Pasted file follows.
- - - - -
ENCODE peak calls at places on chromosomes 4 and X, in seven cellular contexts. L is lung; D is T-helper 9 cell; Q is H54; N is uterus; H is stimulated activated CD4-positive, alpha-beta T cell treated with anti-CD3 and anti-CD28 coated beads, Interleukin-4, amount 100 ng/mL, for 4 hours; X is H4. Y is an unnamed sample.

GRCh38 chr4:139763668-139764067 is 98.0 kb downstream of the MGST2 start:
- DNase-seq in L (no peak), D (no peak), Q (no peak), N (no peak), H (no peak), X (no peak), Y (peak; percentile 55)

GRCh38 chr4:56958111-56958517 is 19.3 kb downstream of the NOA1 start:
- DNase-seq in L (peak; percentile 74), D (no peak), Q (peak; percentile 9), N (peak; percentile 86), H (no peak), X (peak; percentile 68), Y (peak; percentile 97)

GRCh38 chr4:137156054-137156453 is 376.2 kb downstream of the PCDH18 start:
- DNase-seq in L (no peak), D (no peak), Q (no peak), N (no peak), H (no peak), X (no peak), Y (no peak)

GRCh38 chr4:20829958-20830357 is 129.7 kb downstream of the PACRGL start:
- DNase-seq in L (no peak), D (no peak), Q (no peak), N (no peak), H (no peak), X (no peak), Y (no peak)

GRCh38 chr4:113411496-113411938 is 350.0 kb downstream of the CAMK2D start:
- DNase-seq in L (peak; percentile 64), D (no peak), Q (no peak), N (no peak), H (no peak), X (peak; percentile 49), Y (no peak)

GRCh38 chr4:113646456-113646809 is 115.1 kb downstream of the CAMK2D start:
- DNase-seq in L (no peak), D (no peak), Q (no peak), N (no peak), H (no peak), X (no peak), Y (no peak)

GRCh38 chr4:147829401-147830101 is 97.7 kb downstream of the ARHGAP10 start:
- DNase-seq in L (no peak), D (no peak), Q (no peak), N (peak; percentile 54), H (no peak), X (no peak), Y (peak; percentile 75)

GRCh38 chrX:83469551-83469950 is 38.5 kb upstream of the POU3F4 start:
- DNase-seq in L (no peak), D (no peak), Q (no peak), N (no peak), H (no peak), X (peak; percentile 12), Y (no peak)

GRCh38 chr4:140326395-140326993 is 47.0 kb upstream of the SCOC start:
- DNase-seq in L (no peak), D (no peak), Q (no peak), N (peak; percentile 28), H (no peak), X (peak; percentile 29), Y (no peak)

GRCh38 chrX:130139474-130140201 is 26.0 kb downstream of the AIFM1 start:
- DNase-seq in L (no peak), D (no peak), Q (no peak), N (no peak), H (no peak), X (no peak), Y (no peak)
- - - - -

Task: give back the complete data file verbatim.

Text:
ENCODE peak calls at places on chromosomes 4 and X, in seven cellular contexts. L is lung; D is T-helper 9 cell; Q is H54; N is uterus; H is stimulated activated CD4-positive, alpha-beta T cell treated with anti-CD3 and anti-CD28 coated beads, Interleukin-4, amount 100 ng/mL, for 4 hours; X is H4. Y is an unnamed sample.

GRCh38 chr4:139763668-139764067 is 98.0 kb downstream of the MGST2 start:
- DNase-seq in L (no peak), D (no peak), Q (no peak), N (no peak), H (no peak), X (no peak), Y (peak; percentile 55)

GRCh38 chr4:56958111-56958517 is 19.3 kb downstream of the NOA1 start:
- DNase-seq in L (peak; percentile 74), D (no peak), Q (peak; percentile 9), N (peak; percentile 86), H (no peak), X (peak; percentile 68), Y (peak; percentile 97)

GRCh38 chr4:137156054-137156453 is 376.2 kb downstream of the PCDH18 start:
- DNase-seq in L (no peak), D (no peak), Q (no peak), N (no peak), H (no peak), X (no peak), Y (no peak)

GRCh38 chr4:20829958-20830357 is 129.7 kb downstream of the PACRGL start:
- DNase-seq in L (no peak), D (no peak), Q (no peak), N (no peak), H (no peak), X (no peak), Y (no peak)

GRCh38 chr4:113411496-113411938 is 350.0 kb downstream of the CAMK2D start:
- DNase-seq in L (peak; percentile 64), D (no peak), Q (no peak), N (no peak), H (no peak), X (peak; percentile 49), Y (no peak)

GRCh38 chr4:113646456-113646809 is 115.1 kb downstream of the CAMK2D start:
- DNase-seq in L (no peak), D (no peak), Q (no peak), N (no peak), H (no peak), X (no peak), Y (no peak)

GRCh38 chr4:147829401-147830101 is 97.7 kb downstream of the ARHGAP10 start:
- DNase-seq in L (no peak), D (no peak), Q (no peak), N (peak; percentile 54), H (no peak), X (no peak), Y (peak; percentile 75)

GRCh38 chrX:83469551-83469950 is 38.5 kb upstream of the POU3F4 start:
- DNase-seq in L (no peak), D (no peak), Q (no peak), N (no peak), H (no peak), X (peak; percentile 12), Y (no peak)

GRCh38 chr4:140326395-140326993 is 47.0 kb upstream of the SCOC start:
- DNase-seq in L (no peak), D (no peak), Q (no peak), N (peak; percentile 28), H (no peak), X (peak; percentile 29), Y (no peak)

GRCh38 chrX:130139474-130140201 is 26.0 kb downstream of the AIFM1 start:
- DNase-seq in L (no peak), D (no peak), Q (no peak), N (no peak), H (no peak), X (no peak), Y (no peak)